Hypothyroidism

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thyroid gland

thyroid gland, endocrine gland, situated in the neck, that secretes hormones necessary for growth and proper metabolism. It consists of two lobes connected by a narrow segment called the isthmus. The lobes lie on either side of the trachea, the isthmus in front of it. Thyroid tissue is composed of millions of tiny saclike follicles, which store thyroid hormone in the form of thyroglobulin, a glycoprotein. Blood capillaries attached to the gland yield a constant supply of plasma. The protein thyroglobulin is the chief component of the jellylike substance, called colloid, that is secreted by the follicles. It attaches to the thyroid hormone for storage purposes; when the hormone is ready to be released, the protein detaches itself. Before it is released into the bloodstream, the thyroid hormone is converted into thyroxine and small quantities of the other closely related thyroid hormones. The amount of thyroxine production (and therefore the metabolic rate) is dependent on a sufficient intake of iodine and on stimulation by thyroid-stimulating hormone (TSH) from the pituitary gland. The thyroid gland also produces the hormone calcitonin, which is involved in the regulation of serum calcium in the body.

Metabolic disorders result when the thyroid secretes too little or too much thyroxine. Deficiencies in thyroid secretion (hypothyroidism) occur when there is insufficient iodine in the diet. A disease known as goiter results from the deficiency, although it has been virtually eliminated by the use of iodized salt. Hypothyroidism that results from glandular malfunction is known as myxedema in the adult and cretinism in infancy and childhood. Treatment is by administration of the synthetic hormone levothyroxine. Excessive secretion of thyroxine, or hyperthyroidism, causes an increased metabolic rate, loss of weight despite good appetite, protrusion of the eyeballs, rapid pulse, and irritability. The condition, also known as Graves' disease, may be accompanied by enlargement of the thyroid. Hyperthyroidism may be treated through the use of medicines that block thryroxine production or the administration of radioactive iodine to kill thyroid cells.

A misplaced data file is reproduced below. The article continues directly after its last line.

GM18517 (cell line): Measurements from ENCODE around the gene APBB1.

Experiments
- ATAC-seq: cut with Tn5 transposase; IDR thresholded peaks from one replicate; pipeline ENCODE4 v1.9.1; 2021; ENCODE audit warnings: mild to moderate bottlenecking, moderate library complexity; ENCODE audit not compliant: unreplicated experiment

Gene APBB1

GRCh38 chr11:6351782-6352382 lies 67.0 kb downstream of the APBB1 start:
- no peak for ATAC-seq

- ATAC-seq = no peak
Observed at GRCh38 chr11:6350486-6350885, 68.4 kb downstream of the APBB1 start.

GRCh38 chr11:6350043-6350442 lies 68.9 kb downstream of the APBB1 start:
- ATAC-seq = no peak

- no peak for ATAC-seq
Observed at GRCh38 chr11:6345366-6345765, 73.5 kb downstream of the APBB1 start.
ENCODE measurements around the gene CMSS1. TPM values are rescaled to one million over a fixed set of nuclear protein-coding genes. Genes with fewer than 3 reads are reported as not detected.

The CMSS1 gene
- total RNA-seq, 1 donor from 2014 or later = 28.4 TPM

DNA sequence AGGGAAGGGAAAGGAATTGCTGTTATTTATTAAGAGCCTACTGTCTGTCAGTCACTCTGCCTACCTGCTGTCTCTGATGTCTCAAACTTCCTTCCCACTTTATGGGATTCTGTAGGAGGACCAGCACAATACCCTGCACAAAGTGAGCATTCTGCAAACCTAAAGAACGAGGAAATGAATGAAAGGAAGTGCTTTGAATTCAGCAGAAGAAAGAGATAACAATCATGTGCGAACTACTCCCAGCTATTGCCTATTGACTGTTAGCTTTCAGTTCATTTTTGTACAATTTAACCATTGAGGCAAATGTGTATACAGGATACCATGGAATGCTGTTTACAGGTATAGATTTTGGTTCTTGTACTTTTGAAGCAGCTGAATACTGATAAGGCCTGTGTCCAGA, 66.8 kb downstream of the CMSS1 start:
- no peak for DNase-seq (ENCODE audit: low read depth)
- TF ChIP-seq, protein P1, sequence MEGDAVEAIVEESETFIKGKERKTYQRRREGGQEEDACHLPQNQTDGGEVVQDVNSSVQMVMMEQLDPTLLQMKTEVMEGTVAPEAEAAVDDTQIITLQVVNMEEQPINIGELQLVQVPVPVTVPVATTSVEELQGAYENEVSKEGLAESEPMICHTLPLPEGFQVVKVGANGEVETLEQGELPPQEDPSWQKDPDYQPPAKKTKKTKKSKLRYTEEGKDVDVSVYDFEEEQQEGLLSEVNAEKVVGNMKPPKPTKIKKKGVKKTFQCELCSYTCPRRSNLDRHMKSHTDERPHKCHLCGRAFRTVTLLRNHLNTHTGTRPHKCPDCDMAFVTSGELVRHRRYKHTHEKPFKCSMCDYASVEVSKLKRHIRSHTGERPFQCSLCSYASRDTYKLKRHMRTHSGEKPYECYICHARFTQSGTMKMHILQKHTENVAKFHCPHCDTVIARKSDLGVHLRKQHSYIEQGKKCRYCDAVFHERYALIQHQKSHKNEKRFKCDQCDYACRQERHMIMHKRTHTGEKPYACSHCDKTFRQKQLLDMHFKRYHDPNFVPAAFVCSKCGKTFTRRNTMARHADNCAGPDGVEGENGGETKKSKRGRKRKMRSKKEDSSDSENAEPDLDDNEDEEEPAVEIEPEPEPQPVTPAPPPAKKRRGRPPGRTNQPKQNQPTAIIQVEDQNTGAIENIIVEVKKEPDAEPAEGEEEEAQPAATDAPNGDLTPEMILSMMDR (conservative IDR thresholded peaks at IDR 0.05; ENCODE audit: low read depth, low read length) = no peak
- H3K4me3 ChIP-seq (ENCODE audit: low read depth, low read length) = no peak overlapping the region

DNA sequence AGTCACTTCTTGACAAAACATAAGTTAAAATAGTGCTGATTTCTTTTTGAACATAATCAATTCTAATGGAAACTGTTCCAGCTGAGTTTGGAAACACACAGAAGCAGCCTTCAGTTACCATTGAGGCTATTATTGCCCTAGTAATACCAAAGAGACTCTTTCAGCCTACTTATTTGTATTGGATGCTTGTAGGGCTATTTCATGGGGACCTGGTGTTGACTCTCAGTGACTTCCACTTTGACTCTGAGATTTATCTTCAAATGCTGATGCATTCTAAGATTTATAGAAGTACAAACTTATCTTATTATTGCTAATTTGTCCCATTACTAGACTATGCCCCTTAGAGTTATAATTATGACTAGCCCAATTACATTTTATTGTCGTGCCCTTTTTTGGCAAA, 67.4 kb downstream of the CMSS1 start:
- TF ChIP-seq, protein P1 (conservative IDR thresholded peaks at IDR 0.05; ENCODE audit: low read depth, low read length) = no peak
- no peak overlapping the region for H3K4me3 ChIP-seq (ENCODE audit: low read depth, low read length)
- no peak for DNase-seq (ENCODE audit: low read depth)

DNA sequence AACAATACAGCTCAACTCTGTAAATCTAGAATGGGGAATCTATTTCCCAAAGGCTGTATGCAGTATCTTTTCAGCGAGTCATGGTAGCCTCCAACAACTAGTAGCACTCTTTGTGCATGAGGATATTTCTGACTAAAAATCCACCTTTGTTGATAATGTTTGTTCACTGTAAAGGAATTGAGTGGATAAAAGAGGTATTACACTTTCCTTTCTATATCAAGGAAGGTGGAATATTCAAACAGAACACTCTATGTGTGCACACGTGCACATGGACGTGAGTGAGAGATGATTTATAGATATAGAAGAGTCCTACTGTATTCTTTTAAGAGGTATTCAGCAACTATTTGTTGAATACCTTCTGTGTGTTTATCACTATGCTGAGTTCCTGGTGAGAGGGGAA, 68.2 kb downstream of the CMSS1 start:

See also endocrine system.

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The following article is from The Great Soviet Encyclopedia (1979). It might be outdated or ideologically biased.

Hypothyroidism

 

decreased functioning of the thyroid gland. Hypothyroidism is a mild form of myxedema. Its basic symptoms are fatigue, slowing down of physical and mental activity, somnolence, sluggishness, decreased memory, sensitivity to cold, puffiness of the face, edematous eyelids, dryness of skin, loss of hair, constipation, and lowered basal metabolism. The treatment for hypothyroidism is hormone therapy.

The Great Soviet Encyclopedia, 3rd Edition (1970-1979). © 2010 The Gale Group, Inc. All rights reserved.

hypothyroidism

[¦hī·pō′thī‚rȯi‚diz·əm]
(medicine)
Condition caused by deficient secretion of the thyroid hormone.
McGraw-Hill Dictionary of Scientific & Technical Terms, 6E, Copyright © 2003 by The McGraw-Hill Companies, Inc.